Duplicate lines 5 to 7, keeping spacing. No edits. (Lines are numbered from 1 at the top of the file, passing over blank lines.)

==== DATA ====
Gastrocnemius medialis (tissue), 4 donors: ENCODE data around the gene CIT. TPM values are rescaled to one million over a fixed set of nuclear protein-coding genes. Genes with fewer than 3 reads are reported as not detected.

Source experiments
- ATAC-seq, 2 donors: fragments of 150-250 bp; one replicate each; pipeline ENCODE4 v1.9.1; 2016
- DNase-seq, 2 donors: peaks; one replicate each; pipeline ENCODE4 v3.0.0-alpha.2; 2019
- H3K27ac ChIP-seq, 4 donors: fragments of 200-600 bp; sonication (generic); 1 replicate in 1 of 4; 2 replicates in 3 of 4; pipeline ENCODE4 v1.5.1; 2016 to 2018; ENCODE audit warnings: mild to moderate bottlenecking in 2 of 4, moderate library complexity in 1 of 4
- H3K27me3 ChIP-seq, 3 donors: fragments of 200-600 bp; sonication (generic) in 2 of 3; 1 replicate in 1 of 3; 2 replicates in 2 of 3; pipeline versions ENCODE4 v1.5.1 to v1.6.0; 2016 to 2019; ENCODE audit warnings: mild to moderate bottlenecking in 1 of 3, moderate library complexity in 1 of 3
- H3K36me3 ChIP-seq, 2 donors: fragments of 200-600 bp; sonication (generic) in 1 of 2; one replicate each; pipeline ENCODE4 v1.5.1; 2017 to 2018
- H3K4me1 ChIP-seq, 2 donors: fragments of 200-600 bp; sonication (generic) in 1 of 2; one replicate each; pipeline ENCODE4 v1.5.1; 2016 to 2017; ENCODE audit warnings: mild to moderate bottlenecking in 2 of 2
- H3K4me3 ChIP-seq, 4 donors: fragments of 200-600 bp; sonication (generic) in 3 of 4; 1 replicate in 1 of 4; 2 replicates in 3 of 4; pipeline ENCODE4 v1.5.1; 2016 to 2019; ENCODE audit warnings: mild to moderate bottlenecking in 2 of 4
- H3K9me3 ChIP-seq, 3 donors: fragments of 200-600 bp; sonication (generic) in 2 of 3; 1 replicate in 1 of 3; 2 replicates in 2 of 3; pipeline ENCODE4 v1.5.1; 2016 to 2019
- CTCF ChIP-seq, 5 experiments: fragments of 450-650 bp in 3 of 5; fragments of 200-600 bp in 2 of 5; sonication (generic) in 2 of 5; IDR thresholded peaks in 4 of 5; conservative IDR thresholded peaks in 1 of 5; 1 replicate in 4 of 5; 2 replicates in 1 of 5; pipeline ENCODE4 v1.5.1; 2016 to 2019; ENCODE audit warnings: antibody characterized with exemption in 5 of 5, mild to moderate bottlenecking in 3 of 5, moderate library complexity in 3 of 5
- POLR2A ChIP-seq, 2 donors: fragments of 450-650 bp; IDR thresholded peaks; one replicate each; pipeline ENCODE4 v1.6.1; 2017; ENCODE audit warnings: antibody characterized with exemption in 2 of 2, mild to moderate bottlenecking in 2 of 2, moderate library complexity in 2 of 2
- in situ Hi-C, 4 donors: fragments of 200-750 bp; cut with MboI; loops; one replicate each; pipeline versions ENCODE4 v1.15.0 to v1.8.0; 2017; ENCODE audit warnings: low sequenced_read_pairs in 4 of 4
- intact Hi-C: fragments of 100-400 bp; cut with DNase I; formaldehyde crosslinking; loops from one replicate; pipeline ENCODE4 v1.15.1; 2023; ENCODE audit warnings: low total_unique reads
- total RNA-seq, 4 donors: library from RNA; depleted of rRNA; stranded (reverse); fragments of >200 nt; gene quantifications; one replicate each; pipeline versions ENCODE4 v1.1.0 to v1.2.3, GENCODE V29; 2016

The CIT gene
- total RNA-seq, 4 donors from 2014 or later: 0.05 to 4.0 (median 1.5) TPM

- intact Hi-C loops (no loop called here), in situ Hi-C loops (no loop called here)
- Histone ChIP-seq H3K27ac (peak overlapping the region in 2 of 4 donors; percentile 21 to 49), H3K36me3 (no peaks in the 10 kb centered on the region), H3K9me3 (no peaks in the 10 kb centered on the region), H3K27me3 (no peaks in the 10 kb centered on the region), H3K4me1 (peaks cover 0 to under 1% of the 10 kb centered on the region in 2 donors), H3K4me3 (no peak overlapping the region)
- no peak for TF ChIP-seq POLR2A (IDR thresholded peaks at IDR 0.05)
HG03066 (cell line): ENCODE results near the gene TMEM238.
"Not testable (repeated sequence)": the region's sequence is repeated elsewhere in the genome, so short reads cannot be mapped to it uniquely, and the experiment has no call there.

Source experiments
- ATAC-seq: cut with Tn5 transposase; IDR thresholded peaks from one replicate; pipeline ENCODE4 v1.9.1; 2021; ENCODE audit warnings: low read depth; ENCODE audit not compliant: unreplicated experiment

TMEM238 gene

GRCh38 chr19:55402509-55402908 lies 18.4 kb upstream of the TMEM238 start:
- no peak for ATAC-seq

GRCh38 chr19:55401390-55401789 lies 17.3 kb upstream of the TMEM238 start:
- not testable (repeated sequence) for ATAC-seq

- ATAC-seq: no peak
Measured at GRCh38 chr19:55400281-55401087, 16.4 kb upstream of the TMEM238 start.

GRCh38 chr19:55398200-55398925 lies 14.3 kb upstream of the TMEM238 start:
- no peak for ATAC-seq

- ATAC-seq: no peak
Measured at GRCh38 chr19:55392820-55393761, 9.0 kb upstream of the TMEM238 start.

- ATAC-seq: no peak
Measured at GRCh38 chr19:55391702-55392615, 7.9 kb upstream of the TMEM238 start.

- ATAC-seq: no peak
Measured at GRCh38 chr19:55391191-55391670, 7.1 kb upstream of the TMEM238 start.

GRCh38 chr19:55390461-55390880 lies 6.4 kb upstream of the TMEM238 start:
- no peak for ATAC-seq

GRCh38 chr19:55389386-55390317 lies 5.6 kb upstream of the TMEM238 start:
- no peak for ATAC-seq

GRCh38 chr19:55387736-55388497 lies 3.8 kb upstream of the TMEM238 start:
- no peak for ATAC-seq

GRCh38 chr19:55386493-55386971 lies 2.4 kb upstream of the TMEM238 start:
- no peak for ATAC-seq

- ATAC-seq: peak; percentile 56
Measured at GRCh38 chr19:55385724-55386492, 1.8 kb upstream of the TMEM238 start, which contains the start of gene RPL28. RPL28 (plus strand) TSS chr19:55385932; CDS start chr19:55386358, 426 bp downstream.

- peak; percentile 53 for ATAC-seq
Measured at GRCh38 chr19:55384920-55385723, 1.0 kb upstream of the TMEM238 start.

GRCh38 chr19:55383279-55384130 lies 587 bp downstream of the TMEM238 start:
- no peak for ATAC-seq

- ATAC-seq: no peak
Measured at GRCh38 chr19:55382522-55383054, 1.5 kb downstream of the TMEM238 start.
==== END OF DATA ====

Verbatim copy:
- H3K27ac ChIP-seq, 4 donors: fragments of 200-600 bp; sonication (generic); 1 replicate in 1 of 4; 2 replicates in 3 of 4; pipeline ENCODE4 v1.5.1; 2016 to 2018; ENCODE audit warnings: mild to moderate bottlenecking in 2 of 4, moderate library complexity in 1 of 4
- H3K27me3 ChIP-seq, 3 donors: fragments of 200-600 bp; sonication (generic) in 2 of 3; 1 replicate in 1 of 3; 2 replicates in 2 of 3; pipeline versions ENCODE4 v1.5.1 to v1.6.0; 2016 to 2019; ENCODE audit warnings: mild to moderate bottlenecking in 1 of 3, moderate library complexity in 1 of 3
- H3K36me3 ChIP-seq, 2 donors: fragments of 200-600 bp; sonication (generic) in 1 of 2; one replicate each; pipeline ENCODE4 v1.5.1; 2017 to 2018